The Struggle of Miscarriage
One in four pregnancies ends in miscarriage, yet many women and couples keep it a secret and are, therefore, unable to get the support they need to fully cope with the loss. Our culture encourages us to keep pregnancies secret before the 13 week mark so that we won’t have to tell anyone if the pregnancy is lost during those early weeks. In my experience, this hurt more than if I had shouted it from the rooftops like I wanted to; maybe then I could have talked about the loss more openly.
In December of 2016, my husband and I found out we were expecting our first child. We were over the moon excited! We couldn’t wait to tell our loved ones our good news! After a week or so, we had divulged the news to all of our closest family and friends. Everyone was living in bliss with us! It was the happiest time of our lives dreaming of our future with a new baby. After two and a half weeks of morning sickness and non-stop PB&J sandwiches, I had some spotting. I was immediately concerned, but my doctors assured me that there was nothing to worry about, that I was young and healthy and had no reason to believe anything out of the ordinary was happening. But over the next few days, my symptoms worsened. On Saturday, January 7, 2017, we lost our baby at 7 ½ weeks. The days and weeks that followed are a blur. Our loved ones expressed sympathies and we tried to move on with our daily lives, but nothing was really the same. The grief was harder to deal with than anything I had ever experienced, but the subject of miscarriage is so taboo in our culture that it was hard to talk about.
4 Keys to Help Find Hope After a Miscarriage
But, we found hope after our miscarriage. They say time heals all wounds, but I think time has some help from a few other influencers. It was a difficult journey through the grief, but my husband and I leaned on God and one another and we were able to find happiness and hope again. Everyone deals with grief differently, but if you are going through something similar, know that you are not alone! 1 in 4 pregnancies ends in miscarriage. That is a terribly large number of parents who are grieving a loss. I would encourage anyone who is struggling with the grief of a miscarriage to try the 4 steps below which helped me.
The times where you feel God and the world and the universe have failed you are usually the most important times to rely on God and your faith. You don’t have to be happy to talk to Him, you just have to be honest. Bare your soul and cry or yell or whatever helps you, but know that guidance and comfort will be offered to those who ask.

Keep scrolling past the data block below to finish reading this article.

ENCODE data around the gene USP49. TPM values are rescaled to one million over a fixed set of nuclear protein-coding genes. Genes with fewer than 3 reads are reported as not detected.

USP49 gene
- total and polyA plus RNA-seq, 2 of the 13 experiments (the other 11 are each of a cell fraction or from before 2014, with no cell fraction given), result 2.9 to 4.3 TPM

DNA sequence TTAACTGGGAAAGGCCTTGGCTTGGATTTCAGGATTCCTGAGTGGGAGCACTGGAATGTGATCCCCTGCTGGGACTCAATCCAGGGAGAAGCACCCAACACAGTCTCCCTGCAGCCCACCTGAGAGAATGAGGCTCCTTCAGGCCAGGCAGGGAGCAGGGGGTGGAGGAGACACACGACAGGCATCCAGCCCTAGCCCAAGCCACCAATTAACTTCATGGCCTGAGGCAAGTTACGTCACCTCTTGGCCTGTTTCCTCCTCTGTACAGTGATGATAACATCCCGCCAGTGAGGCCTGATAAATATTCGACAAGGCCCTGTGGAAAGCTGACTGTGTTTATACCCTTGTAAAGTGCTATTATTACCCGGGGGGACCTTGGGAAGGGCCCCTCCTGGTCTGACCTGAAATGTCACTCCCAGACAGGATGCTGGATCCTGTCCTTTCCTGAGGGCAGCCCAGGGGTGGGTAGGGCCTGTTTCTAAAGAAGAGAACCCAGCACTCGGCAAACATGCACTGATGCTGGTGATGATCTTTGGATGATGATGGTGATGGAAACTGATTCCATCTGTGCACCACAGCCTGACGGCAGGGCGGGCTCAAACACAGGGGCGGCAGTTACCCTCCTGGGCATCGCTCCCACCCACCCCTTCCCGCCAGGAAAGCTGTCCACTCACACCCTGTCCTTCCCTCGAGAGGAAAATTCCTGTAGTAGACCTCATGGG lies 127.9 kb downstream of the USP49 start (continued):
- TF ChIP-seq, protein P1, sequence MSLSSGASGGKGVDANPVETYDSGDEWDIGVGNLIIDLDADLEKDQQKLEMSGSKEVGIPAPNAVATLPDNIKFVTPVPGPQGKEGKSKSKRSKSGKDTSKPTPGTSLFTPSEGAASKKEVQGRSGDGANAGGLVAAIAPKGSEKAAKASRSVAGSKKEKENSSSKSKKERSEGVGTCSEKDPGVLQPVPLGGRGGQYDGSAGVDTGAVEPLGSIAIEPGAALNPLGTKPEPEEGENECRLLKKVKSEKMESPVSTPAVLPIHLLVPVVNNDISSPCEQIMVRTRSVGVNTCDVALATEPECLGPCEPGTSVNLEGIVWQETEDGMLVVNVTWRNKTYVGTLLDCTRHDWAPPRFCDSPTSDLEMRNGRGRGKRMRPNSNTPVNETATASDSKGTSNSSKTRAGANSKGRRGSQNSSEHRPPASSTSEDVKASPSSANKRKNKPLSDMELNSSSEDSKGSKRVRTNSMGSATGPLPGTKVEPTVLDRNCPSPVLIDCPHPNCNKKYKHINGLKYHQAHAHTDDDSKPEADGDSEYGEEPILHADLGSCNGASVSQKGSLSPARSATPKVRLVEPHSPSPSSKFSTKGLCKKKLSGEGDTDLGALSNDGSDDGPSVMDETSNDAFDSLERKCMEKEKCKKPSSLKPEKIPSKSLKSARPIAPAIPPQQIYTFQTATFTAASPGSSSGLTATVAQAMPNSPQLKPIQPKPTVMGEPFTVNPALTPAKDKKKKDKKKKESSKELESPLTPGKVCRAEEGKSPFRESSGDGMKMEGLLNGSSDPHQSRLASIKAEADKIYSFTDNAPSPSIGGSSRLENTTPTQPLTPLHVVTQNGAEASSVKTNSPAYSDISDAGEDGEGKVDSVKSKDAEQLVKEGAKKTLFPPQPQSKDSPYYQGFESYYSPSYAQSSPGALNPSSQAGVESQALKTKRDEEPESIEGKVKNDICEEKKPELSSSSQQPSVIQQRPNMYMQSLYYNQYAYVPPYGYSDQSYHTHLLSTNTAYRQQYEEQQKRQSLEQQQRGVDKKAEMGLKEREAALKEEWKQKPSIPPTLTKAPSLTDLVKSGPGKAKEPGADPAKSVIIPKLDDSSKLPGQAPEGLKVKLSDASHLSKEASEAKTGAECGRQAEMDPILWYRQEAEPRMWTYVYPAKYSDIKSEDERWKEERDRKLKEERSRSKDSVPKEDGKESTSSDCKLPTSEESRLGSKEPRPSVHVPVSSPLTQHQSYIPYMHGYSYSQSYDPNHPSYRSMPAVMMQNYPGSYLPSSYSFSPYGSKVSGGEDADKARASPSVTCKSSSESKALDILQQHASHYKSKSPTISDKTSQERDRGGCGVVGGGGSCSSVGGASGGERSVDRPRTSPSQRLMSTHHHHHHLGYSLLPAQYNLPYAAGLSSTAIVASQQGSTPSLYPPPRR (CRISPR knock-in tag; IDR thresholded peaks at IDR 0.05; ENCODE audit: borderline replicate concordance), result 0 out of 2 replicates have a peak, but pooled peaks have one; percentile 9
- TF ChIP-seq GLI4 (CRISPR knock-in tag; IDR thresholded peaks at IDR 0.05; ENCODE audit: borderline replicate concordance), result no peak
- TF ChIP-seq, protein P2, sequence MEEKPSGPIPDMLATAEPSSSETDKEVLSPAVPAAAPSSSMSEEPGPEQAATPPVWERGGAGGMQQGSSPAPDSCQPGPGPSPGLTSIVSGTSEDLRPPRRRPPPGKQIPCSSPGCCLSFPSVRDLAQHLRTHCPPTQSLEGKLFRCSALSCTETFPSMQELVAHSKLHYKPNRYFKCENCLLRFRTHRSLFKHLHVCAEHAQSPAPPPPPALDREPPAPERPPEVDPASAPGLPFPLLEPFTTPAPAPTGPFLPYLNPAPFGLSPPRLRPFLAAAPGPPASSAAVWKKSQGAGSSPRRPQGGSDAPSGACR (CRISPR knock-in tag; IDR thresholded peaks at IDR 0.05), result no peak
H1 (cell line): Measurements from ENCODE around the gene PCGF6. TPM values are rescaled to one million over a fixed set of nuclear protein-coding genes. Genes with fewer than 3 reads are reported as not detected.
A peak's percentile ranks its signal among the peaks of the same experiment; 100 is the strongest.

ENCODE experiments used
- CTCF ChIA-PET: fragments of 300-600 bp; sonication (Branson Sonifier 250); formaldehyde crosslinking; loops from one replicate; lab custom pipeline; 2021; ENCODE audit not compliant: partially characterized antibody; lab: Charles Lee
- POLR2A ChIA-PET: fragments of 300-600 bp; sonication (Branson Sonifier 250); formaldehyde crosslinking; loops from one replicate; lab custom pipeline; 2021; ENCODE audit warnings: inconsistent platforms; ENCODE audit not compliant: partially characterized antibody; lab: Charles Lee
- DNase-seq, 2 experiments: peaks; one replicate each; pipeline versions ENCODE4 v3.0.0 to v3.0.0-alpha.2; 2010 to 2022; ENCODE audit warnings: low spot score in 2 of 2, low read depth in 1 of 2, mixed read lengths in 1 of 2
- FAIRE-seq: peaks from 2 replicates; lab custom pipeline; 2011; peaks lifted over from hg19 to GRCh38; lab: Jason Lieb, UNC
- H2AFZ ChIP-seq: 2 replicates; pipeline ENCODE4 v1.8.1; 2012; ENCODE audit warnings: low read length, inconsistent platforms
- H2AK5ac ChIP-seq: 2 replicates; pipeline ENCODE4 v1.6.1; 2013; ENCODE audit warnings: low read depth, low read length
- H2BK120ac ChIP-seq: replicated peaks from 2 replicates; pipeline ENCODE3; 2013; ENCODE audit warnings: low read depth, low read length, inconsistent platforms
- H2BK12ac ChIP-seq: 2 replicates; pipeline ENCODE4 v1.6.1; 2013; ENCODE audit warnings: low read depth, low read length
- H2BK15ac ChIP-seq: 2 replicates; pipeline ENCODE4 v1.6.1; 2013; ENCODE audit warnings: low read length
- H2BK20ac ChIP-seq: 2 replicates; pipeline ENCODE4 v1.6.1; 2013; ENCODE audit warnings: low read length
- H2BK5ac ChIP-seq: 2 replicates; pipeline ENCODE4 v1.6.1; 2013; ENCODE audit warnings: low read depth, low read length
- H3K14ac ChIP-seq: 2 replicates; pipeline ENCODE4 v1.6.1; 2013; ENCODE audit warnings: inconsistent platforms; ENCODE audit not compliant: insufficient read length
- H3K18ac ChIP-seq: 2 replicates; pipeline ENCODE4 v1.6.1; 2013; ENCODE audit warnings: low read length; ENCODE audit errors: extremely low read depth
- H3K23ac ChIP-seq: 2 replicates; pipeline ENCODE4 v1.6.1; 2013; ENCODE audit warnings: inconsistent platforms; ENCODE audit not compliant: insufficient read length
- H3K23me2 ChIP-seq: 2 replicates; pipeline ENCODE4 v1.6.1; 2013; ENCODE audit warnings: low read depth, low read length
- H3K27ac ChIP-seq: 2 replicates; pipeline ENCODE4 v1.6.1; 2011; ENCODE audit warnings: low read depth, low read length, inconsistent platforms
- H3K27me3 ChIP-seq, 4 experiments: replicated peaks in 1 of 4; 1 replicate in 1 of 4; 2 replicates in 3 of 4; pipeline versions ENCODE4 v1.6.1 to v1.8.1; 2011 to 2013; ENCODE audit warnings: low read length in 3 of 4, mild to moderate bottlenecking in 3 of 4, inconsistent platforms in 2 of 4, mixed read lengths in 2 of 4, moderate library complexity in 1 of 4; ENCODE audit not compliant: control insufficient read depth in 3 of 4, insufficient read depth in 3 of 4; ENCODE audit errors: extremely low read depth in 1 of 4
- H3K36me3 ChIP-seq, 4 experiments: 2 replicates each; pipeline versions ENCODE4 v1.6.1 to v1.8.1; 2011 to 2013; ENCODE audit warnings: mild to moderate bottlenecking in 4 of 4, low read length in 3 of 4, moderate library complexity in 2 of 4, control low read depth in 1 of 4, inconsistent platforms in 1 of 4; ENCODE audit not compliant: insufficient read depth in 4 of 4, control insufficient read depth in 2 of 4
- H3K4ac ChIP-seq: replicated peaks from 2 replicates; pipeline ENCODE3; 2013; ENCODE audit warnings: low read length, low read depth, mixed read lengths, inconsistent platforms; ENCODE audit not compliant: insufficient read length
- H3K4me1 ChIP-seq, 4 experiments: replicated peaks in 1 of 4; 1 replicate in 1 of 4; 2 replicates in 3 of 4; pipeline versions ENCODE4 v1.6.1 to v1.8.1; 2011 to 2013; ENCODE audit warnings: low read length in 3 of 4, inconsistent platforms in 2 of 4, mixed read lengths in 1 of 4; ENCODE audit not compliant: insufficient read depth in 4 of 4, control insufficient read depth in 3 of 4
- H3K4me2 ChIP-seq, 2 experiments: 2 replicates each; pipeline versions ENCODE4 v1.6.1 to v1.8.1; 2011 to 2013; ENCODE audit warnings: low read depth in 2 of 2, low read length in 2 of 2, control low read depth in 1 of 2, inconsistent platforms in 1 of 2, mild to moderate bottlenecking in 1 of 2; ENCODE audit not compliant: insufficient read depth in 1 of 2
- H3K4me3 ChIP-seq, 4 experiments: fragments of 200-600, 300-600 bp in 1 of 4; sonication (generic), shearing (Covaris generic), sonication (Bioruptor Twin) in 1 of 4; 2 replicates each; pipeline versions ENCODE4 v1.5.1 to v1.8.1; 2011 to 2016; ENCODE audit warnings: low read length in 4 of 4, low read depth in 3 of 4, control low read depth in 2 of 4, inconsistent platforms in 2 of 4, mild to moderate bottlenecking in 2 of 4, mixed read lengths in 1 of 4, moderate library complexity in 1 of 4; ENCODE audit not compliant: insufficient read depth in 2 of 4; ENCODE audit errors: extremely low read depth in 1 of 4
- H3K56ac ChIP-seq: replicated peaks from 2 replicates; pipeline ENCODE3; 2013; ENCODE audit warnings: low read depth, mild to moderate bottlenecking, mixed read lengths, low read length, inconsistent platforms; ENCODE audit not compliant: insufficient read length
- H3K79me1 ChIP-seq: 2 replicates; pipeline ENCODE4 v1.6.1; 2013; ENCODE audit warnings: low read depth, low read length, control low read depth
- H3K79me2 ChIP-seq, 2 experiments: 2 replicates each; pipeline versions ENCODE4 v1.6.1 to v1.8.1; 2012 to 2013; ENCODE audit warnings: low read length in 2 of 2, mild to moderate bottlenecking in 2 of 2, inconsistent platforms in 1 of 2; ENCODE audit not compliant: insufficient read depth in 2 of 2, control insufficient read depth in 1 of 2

Ask and it will be given to you; seek and you will find; knock and the door will be opened to you. – Matthew 7:7
He heals the brokenhearted and binds up their wounds. – Psalm 147:3
2. Connect with Someone
Hubby and I took some time to attend grief share sessions at our church where we were able to discuss our loss with others who had also lost a pregnancy or a child. It felt good to have my pregnancy validated in a way where others acknowledged not only that I had suffered a real loss, but also that I was a mother. Talking through the pain made it easier to understand somehow. In our group, we went through the Grief Share workbook which had some really great information and inspiration and was extremely helpful in the recovery process for me.
If a group setting is not the way to go for you, you should definitely connect with at least one other person, perhaps another mother, who can understand your situation and help you talk through it. I would love to connect with you and hear your story. Leave a comment or email me any time at email@example.com!
3. Honor / Celebrate Your Angel
My husband and I made a shadowbox of all the things we had for our angel. We named him Noah and framed all the items in memory of him. We hung it in our bedroom until our son, Samson, was born; now the frame is in Samson’s nursery so our 2 boys can be there together. It gave us some closure to give him a name and keep his memory alive.
4. Meditate on a Mantra
Whether it be “one day at a time”, “you are strong”, or “every cloud has a silver lining”, find something to encourage yourself. It might sound cliche, but you play a big part in your own emotions. Choosing to be strong and stay positive can be some of the best medicine.
Stay strong, friends.